China is a country that captures imaginations and can fill the role of the exotic destination, land of adventure and opportunity, and in some cases, it can be painted as a villain.
As Americans, we bemoan the loss of manufacturing and scowl at the influx of affordable gadgets and exploding hover-boards that have flooded into our homes. We fret over Chinese businessmen coming into this country and snapping up all of the available real estate:
Between 2010 and 2015, Chinese buyers put more than $17bn into US commercial real estate, with half of that spent last year alone. Unlike many countries, there are very few restrictions on what foreigners can buy in the US.
But during the same period at least $93bn went into US homes. And in the 12 months to March 2015, the latest period for which relatively comprehensive data could be gathered, home purchases totaled $28.5bn.
China’s economic advancement has come at a cost to the country and its 1.35 billion people. This post highlight some of those issues to give my readers a better understanding of difficulties China will face in the coming years.
Everyone knows that China has an enormous population, but you might not be aware that 194 million people in China are over the age of 60. That is close to 15% of their population.
You might say to yourself, 15% doesn’t sound too bad. From a percentage view, the United States has a similar age distribution. However…
Thanks to modern medicine, people are living longer. China is no different. But the unintended consequence of the population control measures and people living longer is that China doesn’t have enough people to care for their elderly population (yes, that is ironic)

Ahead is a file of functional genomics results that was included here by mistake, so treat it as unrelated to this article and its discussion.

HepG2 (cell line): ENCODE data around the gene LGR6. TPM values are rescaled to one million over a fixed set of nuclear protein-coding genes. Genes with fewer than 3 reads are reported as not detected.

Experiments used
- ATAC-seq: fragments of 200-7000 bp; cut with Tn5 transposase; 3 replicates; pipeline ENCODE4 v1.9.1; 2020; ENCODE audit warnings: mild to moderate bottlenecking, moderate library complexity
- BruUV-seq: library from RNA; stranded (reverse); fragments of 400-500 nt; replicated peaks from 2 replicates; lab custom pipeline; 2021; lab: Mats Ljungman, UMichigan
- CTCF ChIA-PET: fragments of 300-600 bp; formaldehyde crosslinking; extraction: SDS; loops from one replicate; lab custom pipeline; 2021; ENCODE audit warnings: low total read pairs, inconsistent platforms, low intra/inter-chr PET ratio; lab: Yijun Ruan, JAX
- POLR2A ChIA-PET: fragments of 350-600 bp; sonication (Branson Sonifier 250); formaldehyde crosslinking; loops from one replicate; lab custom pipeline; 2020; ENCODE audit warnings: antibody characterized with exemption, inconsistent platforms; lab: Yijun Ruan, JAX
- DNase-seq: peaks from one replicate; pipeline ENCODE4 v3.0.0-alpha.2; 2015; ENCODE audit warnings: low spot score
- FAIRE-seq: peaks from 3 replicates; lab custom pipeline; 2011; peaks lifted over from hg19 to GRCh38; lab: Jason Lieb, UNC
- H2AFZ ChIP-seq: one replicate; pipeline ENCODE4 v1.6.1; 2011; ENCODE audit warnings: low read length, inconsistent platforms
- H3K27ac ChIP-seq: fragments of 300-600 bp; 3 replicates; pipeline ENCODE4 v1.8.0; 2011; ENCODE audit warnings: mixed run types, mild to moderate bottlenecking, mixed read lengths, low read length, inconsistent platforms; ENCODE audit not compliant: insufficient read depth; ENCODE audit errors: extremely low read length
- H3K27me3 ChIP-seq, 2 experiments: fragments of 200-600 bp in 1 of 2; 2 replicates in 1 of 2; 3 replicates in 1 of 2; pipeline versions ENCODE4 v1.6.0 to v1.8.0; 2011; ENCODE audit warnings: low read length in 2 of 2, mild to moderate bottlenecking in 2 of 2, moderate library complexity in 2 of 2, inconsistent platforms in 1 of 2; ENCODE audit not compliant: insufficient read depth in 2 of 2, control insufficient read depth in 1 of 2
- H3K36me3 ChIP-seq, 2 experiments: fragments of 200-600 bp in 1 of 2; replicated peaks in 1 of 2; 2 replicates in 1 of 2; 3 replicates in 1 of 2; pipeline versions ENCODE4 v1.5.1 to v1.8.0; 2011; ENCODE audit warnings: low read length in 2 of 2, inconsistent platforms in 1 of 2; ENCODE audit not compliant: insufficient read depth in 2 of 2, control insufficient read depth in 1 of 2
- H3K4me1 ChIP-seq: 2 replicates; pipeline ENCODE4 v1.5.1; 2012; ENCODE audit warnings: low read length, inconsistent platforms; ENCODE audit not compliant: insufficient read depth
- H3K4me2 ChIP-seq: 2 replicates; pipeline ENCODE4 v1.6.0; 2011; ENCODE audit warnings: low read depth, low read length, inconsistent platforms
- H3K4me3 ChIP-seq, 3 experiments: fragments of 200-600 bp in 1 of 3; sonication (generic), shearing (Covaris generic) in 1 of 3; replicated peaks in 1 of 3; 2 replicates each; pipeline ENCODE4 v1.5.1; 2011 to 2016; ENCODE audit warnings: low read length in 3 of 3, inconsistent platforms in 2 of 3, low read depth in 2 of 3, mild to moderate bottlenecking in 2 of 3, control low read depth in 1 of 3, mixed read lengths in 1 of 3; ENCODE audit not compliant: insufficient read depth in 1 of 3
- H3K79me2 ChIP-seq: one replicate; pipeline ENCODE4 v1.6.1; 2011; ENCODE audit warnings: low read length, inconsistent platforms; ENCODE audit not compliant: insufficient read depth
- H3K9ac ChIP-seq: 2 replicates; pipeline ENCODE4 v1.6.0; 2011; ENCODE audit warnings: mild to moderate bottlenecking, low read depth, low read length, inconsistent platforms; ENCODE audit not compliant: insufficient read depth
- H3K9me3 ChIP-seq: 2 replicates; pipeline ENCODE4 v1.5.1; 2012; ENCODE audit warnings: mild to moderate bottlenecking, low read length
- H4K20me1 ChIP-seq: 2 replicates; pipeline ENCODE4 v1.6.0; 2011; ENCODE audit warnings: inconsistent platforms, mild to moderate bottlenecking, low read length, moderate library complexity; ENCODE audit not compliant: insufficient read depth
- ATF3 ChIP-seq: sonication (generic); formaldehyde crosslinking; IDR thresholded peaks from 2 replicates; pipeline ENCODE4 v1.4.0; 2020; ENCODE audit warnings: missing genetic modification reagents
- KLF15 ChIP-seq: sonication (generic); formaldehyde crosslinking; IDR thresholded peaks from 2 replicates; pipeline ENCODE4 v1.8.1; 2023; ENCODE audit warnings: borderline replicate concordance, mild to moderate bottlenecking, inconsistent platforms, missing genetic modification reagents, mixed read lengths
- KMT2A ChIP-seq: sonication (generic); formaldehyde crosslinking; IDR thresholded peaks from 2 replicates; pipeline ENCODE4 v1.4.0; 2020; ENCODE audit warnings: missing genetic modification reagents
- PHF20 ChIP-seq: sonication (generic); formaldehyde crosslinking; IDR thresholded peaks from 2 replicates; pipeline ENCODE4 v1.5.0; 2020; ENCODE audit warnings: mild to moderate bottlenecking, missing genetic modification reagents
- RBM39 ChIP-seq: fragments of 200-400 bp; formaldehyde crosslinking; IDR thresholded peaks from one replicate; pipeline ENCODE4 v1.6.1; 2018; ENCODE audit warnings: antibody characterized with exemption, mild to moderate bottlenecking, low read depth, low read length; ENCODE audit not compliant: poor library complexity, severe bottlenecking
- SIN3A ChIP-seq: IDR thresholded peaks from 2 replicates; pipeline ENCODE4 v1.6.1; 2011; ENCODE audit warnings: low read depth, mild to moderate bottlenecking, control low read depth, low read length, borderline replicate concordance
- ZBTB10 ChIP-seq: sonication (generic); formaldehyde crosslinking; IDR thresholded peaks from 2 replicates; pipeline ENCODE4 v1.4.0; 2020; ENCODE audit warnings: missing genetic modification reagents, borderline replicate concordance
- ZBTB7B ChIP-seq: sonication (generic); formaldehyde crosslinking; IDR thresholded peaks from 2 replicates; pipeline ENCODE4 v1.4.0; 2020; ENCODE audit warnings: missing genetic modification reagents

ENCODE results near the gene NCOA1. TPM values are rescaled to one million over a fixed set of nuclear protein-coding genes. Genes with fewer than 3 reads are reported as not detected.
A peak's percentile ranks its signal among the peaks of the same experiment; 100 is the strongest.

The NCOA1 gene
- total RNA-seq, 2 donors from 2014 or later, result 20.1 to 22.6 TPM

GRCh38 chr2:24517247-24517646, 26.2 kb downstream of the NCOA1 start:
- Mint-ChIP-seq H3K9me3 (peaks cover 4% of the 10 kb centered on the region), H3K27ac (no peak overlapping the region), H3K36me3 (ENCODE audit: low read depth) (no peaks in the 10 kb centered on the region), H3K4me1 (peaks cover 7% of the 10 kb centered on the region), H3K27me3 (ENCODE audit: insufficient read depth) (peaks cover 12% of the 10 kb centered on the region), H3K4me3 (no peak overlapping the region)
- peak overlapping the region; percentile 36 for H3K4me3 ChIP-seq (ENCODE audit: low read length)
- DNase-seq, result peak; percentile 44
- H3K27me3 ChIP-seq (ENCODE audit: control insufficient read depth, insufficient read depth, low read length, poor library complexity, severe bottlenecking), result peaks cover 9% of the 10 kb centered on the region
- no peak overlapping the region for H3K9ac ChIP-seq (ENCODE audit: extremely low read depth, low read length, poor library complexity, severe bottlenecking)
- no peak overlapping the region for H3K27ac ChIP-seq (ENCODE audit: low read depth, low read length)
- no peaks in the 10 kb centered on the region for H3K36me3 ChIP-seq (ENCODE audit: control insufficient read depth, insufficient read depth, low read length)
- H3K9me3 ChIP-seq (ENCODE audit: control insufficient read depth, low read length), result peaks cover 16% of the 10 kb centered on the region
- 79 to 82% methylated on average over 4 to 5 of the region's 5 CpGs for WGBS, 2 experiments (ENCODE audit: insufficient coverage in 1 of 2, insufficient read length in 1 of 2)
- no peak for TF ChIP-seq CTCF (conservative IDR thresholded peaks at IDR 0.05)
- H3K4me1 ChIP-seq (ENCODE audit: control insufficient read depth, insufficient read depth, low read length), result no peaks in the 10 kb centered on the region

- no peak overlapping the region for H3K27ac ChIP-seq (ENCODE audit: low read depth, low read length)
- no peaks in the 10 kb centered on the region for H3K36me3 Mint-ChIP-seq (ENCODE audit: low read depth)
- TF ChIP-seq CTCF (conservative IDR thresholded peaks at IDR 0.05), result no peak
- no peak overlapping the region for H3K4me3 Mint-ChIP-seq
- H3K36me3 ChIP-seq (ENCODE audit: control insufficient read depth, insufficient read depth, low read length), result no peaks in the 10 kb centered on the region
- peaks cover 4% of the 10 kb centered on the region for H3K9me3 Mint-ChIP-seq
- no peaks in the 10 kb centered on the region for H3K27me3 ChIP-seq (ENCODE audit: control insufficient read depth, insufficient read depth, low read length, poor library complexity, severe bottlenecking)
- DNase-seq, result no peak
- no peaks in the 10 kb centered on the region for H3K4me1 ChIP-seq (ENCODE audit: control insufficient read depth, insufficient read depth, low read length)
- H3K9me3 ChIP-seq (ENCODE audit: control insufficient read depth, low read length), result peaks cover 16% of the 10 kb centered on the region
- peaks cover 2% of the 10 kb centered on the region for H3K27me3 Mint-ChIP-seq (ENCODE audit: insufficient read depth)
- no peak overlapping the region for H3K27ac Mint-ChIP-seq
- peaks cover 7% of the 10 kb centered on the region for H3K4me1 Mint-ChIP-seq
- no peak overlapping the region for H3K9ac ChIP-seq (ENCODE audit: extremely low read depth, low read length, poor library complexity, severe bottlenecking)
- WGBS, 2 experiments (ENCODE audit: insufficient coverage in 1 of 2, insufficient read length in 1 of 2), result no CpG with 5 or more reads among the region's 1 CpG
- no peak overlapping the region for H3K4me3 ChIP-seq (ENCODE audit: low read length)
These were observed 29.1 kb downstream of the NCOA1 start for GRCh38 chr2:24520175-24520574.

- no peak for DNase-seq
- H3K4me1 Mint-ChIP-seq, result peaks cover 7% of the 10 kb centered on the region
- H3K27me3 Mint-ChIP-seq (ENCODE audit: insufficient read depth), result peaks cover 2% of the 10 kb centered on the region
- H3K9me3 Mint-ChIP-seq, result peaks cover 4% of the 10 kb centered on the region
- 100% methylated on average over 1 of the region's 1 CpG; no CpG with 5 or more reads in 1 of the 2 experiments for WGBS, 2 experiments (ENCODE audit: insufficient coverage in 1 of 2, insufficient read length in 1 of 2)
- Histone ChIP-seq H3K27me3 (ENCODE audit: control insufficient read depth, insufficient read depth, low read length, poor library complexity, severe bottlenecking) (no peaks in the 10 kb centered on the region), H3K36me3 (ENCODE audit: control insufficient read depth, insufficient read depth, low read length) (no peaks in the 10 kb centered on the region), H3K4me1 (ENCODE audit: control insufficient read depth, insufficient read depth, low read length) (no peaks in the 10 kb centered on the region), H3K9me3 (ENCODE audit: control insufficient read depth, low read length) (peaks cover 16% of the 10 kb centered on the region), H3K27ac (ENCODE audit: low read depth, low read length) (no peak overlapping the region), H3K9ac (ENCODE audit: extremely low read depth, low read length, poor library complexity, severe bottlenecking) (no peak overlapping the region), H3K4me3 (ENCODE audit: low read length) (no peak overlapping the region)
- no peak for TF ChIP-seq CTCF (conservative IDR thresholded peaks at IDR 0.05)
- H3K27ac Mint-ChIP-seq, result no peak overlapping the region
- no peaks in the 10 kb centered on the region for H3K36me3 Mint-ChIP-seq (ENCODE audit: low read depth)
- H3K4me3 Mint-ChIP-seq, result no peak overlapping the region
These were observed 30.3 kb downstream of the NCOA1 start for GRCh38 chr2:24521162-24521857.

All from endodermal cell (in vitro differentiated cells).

This dynamic is called the 4-2-1 problem: 4 grandparents, 2 parents, all being looked after by 1 child who is also the person who is expected to earn an income.
Another interesting wrinkle in the 4-2-1 problem is the lack of brides. Due to the one child policy and China’s cultural preference towards male children, there are almost 40 million men in the country that will remain bachelors:
Today, an estimated 35 to 40 million women are “missing” from China’s population. For years, demographic experts have predicted the huge surplus of young men would cause a rise in sexual violence and social instability. Now the first generation of children born since 1980 has reached marriageable age, and problems such as bride-kidnapping and forced prostitution are soaring.
The bachelors in areas like Da Xin are the least likely of all to find love. As the gap between rich and poor widens in China, uneducated rural men have little means of upward mobility. “I don’t have any money to move away to look for a wife,” says Jin. “I must stay here to work our land and support my elderly mother.”